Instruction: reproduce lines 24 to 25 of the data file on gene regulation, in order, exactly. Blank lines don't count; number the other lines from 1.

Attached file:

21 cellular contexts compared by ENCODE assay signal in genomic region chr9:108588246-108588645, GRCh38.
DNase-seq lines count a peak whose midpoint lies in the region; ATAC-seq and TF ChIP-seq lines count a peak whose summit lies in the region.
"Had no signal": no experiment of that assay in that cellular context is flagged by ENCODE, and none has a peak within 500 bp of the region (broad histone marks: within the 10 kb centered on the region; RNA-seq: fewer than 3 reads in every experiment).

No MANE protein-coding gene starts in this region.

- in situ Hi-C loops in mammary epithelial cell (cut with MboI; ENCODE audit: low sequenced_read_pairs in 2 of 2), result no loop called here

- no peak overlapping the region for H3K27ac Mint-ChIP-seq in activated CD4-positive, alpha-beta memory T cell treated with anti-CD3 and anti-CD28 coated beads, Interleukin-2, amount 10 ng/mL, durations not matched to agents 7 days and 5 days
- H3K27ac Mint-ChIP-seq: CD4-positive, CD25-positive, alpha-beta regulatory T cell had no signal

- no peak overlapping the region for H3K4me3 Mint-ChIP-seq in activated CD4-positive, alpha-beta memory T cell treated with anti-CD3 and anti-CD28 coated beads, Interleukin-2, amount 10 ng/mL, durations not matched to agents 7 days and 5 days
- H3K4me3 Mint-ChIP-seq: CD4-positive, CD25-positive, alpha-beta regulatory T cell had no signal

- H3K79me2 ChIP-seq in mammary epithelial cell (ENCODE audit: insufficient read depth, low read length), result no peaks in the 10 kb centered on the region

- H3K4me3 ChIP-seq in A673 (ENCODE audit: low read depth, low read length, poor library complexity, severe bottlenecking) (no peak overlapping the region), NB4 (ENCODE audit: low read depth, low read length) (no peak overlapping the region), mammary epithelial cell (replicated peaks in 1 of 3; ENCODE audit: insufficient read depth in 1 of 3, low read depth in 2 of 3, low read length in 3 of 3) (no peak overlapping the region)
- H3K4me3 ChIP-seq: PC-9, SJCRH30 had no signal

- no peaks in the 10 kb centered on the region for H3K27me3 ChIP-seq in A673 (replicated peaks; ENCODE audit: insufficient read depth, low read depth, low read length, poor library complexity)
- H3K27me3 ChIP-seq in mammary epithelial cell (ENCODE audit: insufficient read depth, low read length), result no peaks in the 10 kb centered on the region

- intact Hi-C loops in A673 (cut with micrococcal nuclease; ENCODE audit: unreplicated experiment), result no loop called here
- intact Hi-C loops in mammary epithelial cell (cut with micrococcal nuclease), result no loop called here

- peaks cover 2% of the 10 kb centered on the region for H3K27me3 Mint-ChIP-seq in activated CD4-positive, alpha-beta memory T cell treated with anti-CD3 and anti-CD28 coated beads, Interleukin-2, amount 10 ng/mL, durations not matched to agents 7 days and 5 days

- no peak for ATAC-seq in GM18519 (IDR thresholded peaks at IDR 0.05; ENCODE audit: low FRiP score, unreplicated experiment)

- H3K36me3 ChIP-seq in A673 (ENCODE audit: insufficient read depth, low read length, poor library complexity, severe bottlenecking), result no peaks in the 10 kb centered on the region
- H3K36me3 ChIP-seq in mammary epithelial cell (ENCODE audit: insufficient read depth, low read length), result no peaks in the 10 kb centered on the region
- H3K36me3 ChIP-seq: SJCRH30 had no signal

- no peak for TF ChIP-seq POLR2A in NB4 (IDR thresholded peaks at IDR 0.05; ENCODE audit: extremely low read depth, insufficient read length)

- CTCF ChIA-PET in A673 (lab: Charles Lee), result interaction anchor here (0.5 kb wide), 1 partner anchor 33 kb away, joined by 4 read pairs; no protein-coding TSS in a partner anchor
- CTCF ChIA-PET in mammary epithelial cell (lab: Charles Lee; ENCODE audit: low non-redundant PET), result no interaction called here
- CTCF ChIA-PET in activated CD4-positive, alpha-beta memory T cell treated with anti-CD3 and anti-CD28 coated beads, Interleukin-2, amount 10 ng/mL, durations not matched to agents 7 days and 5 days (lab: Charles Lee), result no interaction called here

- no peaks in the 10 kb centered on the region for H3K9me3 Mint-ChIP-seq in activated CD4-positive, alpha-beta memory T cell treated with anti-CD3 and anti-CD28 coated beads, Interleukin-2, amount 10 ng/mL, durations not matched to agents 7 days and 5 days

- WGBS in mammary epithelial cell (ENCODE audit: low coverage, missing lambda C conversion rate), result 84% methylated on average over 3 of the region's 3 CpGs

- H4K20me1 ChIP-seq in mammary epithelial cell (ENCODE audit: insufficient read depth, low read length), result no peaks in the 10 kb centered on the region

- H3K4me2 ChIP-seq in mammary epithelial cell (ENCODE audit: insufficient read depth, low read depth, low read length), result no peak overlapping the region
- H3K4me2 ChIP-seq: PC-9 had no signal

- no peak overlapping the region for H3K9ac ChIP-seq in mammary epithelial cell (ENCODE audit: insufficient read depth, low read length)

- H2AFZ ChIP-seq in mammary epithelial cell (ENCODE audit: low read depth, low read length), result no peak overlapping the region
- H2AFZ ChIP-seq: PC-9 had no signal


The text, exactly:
- CTCF ChIA-PET in mammary epithelial cell (lab: Charles Lee; ENCODE audit: low non-redundant PET), result no interaction called here
- CTCF ChIA-PET in activated CD4-positive, alpha-beta memory T cell treated with anti-CD3 and anti-CD28 coated beads, Interleukin-2, amount 10 ng/mL, durations not matched to agents 7 days and 5 days (lab: Charles Lee), result no interaction called here